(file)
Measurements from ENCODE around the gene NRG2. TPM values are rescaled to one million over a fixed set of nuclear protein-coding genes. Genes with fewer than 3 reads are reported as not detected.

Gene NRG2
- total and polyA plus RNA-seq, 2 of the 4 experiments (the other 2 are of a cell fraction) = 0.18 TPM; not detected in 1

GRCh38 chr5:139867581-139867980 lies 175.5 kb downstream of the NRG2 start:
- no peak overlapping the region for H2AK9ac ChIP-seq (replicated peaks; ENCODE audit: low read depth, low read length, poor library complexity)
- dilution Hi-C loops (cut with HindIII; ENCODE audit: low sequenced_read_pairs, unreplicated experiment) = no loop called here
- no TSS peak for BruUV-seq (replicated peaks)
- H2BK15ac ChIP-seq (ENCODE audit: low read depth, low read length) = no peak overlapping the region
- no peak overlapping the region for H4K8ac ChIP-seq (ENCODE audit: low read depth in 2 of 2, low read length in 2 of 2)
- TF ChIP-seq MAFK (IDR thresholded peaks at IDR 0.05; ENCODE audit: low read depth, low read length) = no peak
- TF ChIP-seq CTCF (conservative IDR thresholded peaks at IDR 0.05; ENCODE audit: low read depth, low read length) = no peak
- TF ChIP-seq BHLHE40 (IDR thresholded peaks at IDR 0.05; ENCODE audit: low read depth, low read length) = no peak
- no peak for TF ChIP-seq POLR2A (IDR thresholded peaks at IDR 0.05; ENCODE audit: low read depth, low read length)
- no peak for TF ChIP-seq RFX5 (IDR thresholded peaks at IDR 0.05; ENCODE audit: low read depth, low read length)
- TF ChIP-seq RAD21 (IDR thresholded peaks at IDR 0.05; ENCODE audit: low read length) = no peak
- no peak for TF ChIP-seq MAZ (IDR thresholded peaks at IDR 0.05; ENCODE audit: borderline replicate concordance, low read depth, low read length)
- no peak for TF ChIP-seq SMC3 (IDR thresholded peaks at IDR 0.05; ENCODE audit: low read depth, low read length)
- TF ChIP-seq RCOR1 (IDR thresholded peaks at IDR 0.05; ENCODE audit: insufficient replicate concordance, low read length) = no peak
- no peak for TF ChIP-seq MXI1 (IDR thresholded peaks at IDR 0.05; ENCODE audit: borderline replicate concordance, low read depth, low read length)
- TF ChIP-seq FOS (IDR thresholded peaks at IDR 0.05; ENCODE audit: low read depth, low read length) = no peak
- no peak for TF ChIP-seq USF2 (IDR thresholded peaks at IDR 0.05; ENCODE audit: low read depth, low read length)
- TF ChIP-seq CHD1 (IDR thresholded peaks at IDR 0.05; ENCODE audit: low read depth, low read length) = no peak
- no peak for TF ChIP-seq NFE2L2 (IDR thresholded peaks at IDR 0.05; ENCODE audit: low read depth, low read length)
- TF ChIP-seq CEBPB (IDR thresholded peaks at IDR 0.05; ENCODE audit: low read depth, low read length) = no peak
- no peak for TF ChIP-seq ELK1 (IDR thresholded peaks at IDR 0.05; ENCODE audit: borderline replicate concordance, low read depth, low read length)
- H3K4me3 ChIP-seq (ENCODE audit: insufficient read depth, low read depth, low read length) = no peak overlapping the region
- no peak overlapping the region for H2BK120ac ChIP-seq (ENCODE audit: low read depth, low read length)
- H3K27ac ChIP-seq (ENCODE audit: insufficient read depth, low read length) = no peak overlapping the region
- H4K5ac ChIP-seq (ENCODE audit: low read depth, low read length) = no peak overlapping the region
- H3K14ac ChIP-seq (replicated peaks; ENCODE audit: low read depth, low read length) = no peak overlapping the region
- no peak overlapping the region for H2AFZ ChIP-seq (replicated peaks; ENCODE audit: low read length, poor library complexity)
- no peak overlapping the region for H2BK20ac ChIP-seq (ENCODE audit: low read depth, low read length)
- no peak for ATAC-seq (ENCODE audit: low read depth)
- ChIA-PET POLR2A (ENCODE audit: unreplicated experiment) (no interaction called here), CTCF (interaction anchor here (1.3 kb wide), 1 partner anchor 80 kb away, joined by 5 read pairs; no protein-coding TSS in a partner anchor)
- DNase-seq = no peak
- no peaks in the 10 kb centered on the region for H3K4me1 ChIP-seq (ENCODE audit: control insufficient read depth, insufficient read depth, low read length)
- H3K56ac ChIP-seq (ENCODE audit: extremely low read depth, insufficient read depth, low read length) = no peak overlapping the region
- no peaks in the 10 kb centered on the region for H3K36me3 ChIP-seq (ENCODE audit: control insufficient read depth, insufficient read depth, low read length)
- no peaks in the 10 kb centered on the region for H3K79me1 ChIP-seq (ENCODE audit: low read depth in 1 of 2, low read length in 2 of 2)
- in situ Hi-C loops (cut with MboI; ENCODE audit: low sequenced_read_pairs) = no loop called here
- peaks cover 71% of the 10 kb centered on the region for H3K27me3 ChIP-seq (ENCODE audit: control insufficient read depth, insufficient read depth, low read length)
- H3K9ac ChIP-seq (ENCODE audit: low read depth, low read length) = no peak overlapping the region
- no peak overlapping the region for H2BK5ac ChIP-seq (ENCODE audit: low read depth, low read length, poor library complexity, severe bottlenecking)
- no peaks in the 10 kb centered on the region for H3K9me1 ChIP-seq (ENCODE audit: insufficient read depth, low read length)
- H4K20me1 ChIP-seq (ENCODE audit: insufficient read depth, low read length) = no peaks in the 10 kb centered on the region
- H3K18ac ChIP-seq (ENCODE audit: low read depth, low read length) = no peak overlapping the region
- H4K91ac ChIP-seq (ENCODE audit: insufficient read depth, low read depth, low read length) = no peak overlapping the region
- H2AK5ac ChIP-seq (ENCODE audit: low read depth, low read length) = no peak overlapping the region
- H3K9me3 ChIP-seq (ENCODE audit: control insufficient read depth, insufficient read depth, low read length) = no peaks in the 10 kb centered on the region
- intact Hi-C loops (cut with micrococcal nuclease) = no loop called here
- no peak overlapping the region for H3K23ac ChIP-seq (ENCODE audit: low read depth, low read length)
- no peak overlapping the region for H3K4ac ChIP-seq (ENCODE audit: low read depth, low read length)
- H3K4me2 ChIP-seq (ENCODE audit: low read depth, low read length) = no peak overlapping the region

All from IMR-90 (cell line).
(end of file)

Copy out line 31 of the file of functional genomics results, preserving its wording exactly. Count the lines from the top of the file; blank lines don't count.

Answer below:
- no peak overlapping the region for H2AFZ ChIP-seq (replicated peaks; ENCODE audit: low read length, poor library complexity)